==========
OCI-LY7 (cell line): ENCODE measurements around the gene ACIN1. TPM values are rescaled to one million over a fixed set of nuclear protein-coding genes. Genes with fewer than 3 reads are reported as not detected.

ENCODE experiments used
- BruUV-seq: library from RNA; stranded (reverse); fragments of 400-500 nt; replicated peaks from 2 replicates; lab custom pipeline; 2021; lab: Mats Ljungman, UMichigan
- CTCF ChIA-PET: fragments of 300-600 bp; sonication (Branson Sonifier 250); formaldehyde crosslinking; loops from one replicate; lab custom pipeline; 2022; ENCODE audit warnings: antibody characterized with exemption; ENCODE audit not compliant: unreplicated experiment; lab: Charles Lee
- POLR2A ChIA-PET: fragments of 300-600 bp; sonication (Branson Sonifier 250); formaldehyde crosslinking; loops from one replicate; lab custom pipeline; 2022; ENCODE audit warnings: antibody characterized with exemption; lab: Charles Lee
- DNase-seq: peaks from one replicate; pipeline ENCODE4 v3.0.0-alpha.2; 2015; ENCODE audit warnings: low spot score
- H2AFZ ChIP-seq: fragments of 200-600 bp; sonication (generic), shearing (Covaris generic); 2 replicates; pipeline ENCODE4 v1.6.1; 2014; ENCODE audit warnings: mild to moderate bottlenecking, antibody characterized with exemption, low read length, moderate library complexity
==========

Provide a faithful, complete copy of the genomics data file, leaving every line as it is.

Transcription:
OCI-LY7 (cell line): ENCODE measurements around the gene ACIN1. TPM values are rescaled to one million over a fixed set of nuclear protein-coding genes. Genes with fewer than 3 reads are reported as not detected.

ENCODE experiments used
- BruUV-seq: library from RNA; stranded (reverse); fragments of 400-500 nt; replicated peaks from 2 replicates; lab custom pipeline; 2021; lab: Mats Ljungman, UMichigan
- CTCF ChIA-PET: fragments of 300-600 bp; sonication (Branson Sonifier 250); formaldehyde crosslinking; loops from one replicate; lab custom pipeline; 2022; ENCODE audit warnings: antibody characterized with exemption; ENCODE audit not compliant: unreplicated experiment; lab: Charles Lee
- POLR2A ChIA-PET: fragments of 300-600 bp; sonication (Branson Sonifier 250); formaldehyde crosslinking; loops from one replicate; lab custom pipeline; 2022; ENCODE audit warnings: antibody characterized with exemption; lab: Charles Lee
- DNase-seq: peaks from one replicate; pipeline ENCODE4 v3.0.0-alpha.2; 2015; ENCODE audit warnings: low spot score
- H2AFZ ChIP-seq: fragments of 200-600 bp; sonication (generic), shearing (Covaris generic); 2 replicates; pipeline ENCODE4 v1.6.1; 2014; ENCODE audit warnings: mild to moderate bottlenecking, antibody characterized with exemption, low read length, moderate library complexity